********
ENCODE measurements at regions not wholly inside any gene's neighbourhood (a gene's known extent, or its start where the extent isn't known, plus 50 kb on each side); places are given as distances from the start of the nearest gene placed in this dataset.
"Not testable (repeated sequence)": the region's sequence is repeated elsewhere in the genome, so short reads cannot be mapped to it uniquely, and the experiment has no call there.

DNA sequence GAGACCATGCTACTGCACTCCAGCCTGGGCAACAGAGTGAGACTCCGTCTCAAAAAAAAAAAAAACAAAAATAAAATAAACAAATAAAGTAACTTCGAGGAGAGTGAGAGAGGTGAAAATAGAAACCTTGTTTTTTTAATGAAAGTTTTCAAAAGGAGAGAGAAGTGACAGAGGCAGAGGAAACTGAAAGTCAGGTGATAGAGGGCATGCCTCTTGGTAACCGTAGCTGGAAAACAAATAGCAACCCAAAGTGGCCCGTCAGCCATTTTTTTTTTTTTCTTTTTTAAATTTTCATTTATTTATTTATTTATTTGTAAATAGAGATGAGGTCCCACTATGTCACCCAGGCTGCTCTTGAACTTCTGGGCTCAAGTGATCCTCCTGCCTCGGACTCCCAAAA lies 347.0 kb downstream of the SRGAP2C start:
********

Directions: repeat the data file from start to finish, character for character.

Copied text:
ENCODE measurements at regions not wholly inside any gene's neighbourhood (a gene's known extent, or its start where the extent isn't known, plus 50 kb on each side); places are given as distances from the start of the nearest gene placed in this dataset.
"Not testable (repeated sequence)": the region's sequence is repeated elsewhere in the genome, so short reads cannot be mapped to it uniquely, and the experiment has no call there.

DNA sequence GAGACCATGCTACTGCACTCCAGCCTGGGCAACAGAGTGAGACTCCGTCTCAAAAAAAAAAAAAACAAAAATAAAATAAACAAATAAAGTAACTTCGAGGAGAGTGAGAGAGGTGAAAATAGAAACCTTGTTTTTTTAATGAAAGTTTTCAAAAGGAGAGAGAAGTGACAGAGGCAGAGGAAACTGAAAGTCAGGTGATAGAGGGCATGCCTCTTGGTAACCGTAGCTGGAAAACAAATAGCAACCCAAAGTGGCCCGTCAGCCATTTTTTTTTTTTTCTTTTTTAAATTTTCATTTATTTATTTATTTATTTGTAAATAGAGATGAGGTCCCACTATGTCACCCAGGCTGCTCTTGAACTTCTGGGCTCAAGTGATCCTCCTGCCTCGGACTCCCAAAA lies 347.0 kb downstream of the SRGAP2C start: